I understand this will not be a popular post on this site but I really don’t care.

      • Gary Mazzei says:

        You don’t care,you will if you get sick.Ask seniors if they like Medicare, Government ran…Don’t be so selfish,I’ve had Health insurance all my life even when I was young..I payed for people older than myself that probably needed more care than I at that time..Age creeps up on all of us.We pay for a lot of things that we don’t seem to need at the time.Education, which I pay for even though I have no children.Maybe my contribution will educate a future Doctor that will find a cure for Cancer..I think you need to do a little research on Socialized Healthcare.I lived in a country for twenty eight years with that system.Nobody goes bankrupt due to medical bills and they also live longer.Just a little food for thought.

        • Dani says:

          First there is a difference between me caring about how people are affected by government involving themselves with healthcare, and me not caring that my opinion is highly thought of. Of course I care about people and their well being, otherwise I wouldn’t bother voicing a highly disliked opinion. Never did I say I didn’t care about sick people.

          Unfortunately for my entire generation, We will never take part in Medicare. There won’t be any money in Medicare when I retire, yet I still have to pay for it. Does that seem fair?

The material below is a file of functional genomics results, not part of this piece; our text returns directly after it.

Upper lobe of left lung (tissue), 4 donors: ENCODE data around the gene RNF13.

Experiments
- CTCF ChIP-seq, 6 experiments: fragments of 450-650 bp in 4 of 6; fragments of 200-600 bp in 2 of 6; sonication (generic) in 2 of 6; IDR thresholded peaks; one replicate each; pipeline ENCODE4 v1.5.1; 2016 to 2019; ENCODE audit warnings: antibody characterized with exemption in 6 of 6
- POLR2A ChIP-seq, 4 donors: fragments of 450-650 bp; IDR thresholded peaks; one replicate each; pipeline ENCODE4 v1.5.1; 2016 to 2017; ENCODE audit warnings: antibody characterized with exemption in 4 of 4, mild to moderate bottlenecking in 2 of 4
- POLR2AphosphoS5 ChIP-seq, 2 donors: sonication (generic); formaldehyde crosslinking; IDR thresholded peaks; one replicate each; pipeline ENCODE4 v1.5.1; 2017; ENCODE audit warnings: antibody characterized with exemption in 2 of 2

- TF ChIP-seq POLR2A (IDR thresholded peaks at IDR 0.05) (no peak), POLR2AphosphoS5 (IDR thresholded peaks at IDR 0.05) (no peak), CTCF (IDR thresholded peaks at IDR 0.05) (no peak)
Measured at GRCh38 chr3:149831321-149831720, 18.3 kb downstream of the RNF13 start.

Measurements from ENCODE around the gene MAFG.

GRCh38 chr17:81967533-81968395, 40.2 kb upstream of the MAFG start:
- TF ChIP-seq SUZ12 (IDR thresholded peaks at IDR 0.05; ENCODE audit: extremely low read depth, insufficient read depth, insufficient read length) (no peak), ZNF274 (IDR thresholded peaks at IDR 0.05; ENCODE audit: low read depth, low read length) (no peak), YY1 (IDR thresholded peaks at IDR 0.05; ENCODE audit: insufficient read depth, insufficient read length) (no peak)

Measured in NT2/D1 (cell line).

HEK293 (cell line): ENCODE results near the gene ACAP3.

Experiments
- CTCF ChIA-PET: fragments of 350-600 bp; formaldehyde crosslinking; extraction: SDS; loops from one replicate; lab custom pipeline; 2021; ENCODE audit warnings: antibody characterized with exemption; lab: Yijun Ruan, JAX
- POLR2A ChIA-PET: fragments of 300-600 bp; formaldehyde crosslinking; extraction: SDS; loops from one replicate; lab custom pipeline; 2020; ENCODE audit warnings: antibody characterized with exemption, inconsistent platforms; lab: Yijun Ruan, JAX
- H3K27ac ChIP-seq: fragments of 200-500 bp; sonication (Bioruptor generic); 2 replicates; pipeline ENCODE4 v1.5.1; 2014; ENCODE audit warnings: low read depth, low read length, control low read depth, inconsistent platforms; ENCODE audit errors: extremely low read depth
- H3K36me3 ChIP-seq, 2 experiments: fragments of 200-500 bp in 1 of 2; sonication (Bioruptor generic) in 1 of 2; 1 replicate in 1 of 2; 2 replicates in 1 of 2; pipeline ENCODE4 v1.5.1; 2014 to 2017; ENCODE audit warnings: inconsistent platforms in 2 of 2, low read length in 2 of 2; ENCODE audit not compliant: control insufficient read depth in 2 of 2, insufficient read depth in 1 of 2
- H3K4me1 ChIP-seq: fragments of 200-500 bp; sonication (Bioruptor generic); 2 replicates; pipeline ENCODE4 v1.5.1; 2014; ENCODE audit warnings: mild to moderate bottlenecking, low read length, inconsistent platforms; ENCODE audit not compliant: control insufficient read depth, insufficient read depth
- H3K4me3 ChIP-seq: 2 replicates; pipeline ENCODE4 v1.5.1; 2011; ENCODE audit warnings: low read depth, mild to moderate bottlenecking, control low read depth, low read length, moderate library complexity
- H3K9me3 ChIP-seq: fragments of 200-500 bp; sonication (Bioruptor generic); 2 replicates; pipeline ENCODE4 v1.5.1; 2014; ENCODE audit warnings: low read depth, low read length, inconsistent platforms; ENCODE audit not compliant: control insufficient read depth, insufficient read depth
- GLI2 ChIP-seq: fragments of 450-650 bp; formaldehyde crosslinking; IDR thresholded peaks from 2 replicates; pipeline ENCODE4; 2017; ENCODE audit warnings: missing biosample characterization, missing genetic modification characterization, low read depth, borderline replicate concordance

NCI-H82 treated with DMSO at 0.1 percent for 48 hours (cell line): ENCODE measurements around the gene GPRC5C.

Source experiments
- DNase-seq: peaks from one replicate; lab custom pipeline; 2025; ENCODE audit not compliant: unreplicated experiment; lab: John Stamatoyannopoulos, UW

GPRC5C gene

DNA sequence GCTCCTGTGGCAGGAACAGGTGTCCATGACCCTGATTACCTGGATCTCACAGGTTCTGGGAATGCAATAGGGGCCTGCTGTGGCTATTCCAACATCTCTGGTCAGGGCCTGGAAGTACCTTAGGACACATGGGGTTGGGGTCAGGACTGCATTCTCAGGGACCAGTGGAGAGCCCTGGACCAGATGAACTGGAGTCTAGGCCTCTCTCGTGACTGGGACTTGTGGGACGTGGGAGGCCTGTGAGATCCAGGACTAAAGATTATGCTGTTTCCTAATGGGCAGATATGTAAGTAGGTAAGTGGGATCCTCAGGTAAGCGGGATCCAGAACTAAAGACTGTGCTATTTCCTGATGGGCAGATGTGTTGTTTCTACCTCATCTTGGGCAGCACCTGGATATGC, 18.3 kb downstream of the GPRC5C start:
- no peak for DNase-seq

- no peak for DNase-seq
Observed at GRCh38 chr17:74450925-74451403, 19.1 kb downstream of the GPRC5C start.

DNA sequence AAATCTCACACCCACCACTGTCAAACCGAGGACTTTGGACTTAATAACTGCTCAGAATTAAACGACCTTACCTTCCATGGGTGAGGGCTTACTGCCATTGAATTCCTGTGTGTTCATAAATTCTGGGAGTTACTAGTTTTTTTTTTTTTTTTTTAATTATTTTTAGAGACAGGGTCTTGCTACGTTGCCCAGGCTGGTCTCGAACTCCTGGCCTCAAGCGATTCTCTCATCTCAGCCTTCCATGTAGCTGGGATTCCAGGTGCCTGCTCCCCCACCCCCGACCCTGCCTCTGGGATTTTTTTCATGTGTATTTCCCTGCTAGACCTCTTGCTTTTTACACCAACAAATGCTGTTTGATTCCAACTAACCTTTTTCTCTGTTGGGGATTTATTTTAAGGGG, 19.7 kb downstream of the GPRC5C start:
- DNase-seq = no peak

How about Medicaid. Nope! Because I made good life choices which resulted in a good job, I will never qualify. Medicaid literally deincentivizes people to better themselves. If you better your self, you are penalized with higher government taxes and don’t receive more government services. (How does that work? pay more get less, welcome to the middle class).

          Ex. The First year in my new job Put husband and I in the next tax bracket up from what we were used to by $240. Because we made $240 too much, we didn’t qualify for child tax credit and we literally paid all of my salary to taxes. But my sister In law doesn’t have a job (which means she pays nothing towards taxes) and she receives thousands (6,000 to be exact) of dollars each spring in return taxes. How does that work?

          I understand this article is about healthcare and not taxes. My point with the example above is, when the government gives handouts, your middle class is who pays for it and suffers. I am that middle class. People don’t realize that if the government would step out of people’s lives, people would take care of themselves better, and people will be more willing to help their neighbors and give to charity. People currently help each other out all the time look at “Go fund me accounts.”

          I am honestly not sure how my original post made you believe I didn’t have empathy for people. My original post was pointing out that

          A) The stats for how much citizens pay in each country for healthcare did seem plausible when compared to my home.

          B) people don’t live as long in the US because we (this is common knowledge) eat a very poor diet and tend to be overweight which is correlated to many diseases ex. Diabetes II, heart disease, and cancer. And

          C) Socializing anything is NEVER the answer. When you socialize something everyone wants it to be affordable, universal, and high quality. It is impossible to have all three. If it’s universal and affordable it’s likely not the best quality. If it’s universal and high quality it’s not going to be affordable and if it is affordable and high quality then it will not be universal.